Since choking can be a life-threatening emergency, staying calm is essential, and the best way to ensure that you keep your cool is knowing what to do!
Hopefully you will never be in a situation where you’ll have to give first aid to your little one, but babies tend to bring everything into their mouths. This is a normal part of their development and exploration, but also might put them at an increased risk for choking! At this age, babies tend to choke on food, little toys, and get caught in drawstrings and curtain cords.
We give you some tips and steps to follow if you find yourself in this situation.
How do you know that your baby is choking?
Be alert to signs. Something may be blocking his airway if your baby…
- Is suddenly unable to cry or cough.
- Makes odd noises or no sound all while opening his mouth.
- Skin turns bright red or blue.
What to do if your baby is choking?
- If your baby is coughing or gagging, it means his airway is only partially blocked. If that’s the case, let him continue coughing. This will be the most effective way to free the blockage.
- If your is baby is conscious but he can’t cough, cry, or breathe, and you believe something is trapped in his airway you can try these STEPS:
- Lay your baby facedown over your forearm or on your lap if you can’t manage the forearm position.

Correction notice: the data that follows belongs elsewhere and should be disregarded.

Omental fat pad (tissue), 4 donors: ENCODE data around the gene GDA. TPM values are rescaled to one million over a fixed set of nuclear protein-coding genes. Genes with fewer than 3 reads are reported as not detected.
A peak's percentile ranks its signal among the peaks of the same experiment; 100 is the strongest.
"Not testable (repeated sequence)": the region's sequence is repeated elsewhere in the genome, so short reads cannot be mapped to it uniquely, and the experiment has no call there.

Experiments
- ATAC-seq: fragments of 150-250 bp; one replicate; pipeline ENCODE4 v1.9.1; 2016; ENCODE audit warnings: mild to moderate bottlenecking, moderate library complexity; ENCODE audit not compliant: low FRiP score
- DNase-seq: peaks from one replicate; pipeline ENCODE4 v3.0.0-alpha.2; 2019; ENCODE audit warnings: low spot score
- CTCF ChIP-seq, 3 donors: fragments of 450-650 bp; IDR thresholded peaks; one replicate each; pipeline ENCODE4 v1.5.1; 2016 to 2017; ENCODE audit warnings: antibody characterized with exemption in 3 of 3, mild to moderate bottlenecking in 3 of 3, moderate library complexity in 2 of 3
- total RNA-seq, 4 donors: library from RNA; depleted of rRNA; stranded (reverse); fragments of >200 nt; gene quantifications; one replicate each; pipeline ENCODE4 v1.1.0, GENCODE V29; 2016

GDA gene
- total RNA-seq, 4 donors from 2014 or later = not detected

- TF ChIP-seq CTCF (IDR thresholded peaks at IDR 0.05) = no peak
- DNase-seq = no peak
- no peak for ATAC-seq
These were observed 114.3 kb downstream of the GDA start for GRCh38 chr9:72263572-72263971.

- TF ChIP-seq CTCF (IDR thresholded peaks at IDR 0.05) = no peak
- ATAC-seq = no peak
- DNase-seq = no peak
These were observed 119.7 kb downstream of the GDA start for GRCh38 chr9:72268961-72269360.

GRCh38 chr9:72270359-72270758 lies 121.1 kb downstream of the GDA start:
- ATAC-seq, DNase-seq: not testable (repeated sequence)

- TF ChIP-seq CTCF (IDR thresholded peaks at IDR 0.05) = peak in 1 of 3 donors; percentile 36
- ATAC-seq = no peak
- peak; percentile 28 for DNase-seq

- Support his head by placing your hand around his jaw, using your thigh for leverage.
- Give five quick back blows between his shoulder blades, using the heel of your free hand.
- If the object still remains stuck, turn his faceup, using your thigh or lap for support. Support his head, which should still be lower than his chest, and place two fingers on the middle of his sternum (breastbone). Give him five quick downward thrusts (your fingers should be one finger-width below an imaginary line between your baby’s nipples).
- Repeat with back blows and chest thrusts until the object is visible and you can remove it.
Whatever you do, do not attempt to remove the obstruction yourself by sticking your hand down your baby’s throat. This may cause the object to become lodged more deeply, or you may damage your baby’s throat. If he can’t cough up the object ask someone to call 911, while you continue to do black blows and chest thrust. If your baby loses consciousness, you may need to perform modified CPR on him.
It’s always a good idea to know more about First aid and CPR! To find a class in your area, visit the Red Cross website or call (800- RED- CROSS).
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*Don’t rely on this articule as your sole source of information. This is not meant to be taken as medical advice, but as information as what could help in an emergency. In case of an emergency, always call for medical help.